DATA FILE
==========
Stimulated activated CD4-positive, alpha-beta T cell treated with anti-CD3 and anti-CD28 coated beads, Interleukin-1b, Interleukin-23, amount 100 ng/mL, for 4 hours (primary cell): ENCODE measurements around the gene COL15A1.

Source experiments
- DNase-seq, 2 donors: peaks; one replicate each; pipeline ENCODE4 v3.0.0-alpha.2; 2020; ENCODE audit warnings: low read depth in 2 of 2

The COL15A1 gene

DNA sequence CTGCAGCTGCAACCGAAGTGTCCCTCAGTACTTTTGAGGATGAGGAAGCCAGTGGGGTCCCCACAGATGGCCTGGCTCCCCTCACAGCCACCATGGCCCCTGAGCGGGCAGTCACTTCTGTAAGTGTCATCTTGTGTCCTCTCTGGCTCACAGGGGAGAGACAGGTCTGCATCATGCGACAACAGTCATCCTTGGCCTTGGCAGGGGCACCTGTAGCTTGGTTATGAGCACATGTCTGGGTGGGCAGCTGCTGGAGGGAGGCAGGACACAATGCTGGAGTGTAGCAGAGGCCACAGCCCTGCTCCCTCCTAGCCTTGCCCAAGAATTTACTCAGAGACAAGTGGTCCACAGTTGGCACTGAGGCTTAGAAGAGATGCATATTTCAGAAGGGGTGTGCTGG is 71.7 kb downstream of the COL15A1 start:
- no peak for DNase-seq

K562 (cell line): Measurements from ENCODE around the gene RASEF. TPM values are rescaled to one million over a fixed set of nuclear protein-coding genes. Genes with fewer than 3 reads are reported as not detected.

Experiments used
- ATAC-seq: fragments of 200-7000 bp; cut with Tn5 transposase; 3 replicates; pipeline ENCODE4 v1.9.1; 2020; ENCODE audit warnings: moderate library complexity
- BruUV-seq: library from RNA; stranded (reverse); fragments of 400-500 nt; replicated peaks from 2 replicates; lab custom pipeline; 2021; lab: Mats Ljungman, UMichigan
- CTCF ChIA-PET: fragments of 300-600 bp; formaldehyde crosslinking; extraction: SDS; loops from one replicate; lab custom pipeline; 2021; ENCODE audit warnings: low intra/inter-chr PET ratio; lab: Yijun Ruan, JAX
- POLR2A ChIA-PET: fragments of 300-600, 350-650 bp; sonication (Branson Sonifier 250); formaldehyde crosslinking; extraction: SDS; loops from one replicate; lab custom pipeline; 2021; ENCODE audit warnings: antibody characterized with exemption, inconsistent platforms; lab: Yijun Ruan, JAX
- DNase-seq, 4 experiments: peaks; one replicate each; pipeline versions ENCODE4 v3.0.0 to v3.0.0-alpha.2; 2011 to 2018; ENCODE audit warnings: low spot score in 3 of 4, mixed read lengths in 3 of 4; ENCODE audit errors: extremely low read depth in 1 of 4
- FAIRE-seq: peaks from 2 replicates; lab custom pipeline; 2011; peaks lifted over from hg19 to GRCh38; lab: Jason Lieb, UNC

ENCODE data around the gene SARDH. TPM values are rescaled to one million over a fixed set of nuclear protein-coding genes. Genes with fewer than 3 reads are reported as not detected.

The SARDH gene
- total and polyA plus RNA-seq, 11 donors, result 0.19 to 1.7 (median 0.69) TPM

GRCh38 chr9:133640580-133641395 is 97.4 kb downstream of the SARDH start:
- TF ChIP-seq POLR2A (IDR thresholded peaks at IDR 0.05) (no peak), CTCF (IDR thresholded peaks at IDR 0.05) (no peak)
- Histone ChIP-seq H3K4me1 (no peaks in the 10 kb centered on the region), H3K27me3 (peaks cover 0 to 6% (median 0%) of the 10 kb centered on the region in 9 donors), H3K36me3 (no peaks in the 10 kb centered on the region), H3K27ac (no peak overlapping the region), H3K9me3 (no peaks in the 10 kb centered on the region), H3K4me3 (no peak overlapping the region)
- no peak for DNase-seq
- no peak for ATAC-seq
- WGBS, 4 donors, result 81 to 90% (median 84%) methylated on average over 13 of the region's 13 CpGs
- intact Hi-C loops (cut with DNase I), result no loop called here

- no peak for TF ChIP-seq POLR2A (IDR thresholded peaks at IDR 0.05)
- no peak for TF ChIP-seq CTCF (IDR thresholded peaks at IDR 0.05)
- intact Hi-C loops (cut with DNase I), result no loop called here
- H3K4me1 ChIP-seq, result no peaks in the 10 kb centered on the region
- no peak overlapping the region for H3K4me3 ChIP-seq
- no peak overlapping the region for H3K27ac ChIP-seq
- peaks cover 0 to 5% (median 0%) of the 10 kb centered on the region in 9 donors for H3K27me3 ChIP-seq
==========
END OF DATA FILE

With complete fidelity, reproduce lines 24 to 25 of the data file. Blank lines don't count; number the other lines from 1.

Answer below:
- intact Hi-C loops (cut with DNase I), result no loop called here

- no peak for TF ChIP-seq POLR2A (IDR thresholded peaks at IDR 0.05)